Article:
I learned how to walk in 1994. I was well into my adulthood at the time. I’d been strolling around for years before, in the way one usually strolls, but on that day in 1994, I was told I didn’t really know how to walk.
"What do you mean?" I asked Nora. She stepped toward one of the chairs at the edge of the practice room, before the large mirror. Traffic noise from San Francisco's Geary Street poured in the open windows. She sat down and crossed her legs. I felt vulnerable before her, a laughable figure wet with sweat.
I could not see how I would ever achieve the sensuality in this Argentine tango dance that I had seen others achieve. It was completely out of the question; so remote a possibility, it seemed to have disappeared even before it had appeared, especially in view of the fact that, now, I did not know how to walk.
"Poeta,” Nora said. She began speaking English. "You walk like the English." I turned away, gesturing into the air.
"Wait!" she said. "Don't get me wrong. I have great respect for the English." She placed an index finger below her right eye and looked up at me with comic sincerity. This conversation was taking place twelve years or so after the Malvinas War. "They nice people."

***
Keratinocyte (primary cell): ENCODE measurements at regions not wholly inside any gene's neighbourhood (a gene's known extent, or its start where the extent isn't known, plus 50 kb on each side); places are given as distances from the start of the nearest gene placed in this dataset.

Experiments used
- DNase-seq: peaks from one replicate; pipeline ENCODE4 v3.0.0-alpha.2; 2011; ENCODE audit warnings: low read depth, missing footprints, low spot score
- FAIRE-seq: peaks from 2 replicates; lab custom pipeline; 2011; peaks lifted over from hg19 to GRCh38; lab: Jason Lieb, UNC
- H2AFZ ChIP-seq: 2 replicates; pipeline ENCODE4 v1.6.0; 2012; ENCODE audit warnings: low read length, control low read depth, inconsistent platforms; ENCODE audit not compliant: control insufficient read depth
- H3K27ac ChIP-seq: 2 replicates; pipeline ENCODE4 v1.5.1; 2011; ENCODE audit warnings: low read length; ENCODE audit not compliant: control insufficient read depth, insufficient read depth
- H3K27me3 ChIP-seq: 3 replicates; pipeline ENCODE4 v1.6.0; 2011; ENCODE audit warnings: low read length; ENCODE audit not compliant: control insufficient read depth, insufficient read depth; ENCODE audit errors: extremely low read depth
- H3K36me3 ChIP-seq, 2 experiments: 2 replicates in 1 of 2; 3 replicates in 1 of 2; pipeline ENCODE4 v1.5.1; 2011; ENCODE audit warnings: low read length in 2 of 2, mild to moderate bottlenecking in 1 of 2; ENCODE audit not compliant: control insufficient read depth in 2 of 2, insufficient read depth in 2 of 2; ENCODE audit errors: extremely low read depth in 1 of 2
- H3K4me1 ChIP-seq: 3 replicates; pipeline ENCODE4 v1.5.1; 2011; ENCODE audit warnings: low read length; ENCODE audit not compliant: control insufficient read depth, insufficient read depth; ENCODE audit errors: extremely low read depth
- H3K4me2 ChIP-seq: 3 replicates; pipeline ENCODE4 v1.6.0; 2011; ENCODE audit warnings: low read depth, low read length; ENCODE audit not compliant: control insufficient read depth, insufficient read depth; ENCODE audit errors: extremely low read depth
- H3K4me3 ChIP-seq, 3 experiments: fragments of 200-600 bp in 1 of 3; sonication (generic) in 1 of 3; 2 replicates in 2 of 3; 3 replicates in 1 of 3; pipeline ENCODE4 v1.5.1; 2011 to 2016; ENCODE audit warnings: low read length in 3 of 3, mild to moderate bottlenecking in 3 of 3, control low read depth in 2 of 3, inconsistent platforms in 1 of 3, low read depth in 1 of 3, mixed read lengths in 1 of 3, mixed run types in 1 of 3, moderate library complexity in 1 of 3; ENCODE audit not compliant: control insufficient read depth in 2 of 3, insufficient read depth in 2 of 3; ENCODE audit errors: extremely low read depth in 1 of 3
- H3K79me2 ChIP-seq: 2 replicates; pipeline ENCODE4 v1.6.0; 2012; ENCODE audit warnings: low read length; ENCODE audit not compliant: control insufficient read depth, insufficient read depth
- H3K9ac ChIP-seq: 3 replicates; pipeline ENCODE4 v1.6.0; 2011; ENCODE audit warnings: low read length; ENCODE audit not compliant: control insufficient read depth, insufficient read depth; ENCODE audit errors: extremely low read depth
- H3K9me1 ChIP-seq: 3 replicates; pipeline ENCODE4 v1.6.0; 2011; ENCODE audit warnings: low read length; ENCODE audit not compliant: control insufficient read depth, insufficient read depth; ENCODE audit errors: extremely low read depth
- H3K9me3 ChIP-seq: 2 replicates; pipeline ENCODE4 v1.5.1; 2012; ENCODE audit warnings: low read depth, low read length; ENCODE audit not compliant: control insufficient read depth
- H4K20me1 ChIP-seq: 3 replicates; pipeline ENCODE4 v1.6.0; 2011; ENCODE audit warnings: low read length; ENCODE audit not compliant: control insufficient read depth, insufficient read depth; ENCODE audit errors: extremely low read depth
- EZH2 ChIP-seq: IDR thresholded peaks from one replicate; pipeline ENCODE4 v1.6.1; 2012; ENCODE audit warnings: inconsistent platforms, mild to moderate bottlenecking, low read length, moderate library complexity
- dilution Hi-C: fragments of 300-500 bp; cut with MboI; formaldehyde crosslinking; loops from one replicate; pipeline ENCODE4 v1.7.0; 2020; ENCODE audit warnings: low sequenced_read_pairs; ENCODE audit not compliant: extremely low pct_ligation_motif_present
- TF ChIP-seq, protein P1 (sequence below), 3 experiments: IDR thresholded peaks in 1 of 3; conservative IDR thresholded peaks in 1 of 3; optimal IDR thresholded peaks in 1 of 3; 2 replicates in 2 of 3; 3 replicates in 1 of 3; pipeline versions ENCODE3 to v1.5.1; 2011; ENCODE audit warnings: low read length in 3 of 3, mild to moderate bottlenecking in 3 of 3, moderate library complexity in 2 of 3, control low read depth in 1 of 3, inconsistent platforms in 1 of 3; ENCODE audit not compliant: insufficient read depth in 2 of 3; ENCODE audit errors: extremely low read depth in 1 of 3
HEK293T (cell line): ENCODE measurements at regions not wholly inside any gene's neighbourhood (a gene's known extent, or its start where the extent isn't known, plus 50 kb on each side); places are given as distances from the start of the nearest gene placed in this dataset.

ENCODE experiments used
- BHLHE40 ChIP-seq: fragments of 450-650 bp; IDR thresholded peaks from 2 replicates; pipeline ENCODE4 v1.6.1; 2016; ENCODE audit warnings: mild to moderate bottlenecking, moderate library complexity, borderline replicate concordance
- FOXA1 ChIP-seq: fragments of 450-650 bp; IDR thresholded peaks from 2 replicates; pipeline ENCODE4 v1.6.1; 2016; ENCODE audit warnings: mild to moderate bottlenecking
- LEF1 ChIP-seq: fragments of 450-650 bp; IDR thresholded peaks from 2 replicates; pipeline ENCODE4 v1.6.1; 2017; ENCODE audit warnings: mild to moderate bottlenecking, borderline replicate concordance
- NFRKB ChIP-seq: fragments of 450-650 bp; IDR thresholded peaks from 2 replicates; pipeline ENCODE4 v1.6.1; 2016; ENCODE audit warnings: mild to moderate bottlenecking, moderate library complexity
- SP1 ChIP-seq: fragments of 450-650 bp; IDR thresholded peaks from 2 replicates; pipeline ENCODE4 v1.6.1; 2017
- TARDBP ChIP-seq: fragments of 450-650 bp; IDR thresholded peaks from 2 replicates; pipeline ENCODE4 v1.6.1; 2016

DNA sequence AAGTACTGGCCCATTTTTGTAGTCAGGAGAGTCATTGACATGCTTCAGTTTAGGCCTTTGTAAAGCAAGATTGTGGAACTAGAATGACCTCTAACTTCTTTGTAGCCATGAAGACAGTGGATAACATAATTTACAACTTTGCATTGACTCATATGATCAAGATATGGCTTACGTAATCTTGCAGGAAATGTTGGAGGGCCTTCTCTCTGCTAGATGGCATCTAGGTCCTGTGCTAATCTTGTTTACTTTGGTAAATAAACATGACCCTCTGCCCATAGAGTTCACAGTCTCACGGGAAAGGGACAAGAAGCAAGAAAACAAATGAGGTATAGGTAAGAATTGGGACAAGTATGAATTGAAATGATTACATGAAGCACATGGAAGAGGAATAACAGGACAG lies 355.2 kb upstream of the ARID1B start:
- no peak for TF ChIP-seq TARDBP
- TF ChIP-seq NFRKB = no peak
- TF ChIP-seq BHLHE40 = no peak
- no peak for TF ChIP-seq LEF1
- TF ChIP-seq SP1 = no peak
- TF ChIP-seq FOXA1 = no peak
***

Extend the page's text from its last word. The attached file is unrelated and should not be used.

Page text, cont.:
She stood and stepped out to the middle of the practice room. She positioned herself with her feet apart, her shoulders slightly hunched, her head hanging a bit forward. Her black hair surrounded her head and hung down from it like ringlets of obsidian. (Nora Dinzelbacher in photo at left)
"And this is how they walk," she said, reverting to Spanish. Nora took several steps, her feet a few inches apart from each other as she moved. There was little fluidity in her walk. She plodded like the Tin Woodsman stiff with rust. "You see? The Industrial Revolution, yes? England! And that queen of theirs. Yes?"
"Nora," I whispered, amused by her characterization of my gait.
"But now, when you walk like this…" She suddenly grew liquid, and she sauntered forward, her knees and ankles lightly brushing each other. There was something about her feet, the way that, as one passed the other in mid-step, they appeared like two doves caressing each other in flight. Her shoulders moved as sensuously, her arms held up slightly, but sinuously, so that her erect head, that looked aside just now with a slight and disdainful smile on the lips so that she appeared to be heading for an unusually pleasure-filled union of some kind — just where, no one knew — some sensual bower, some assignation.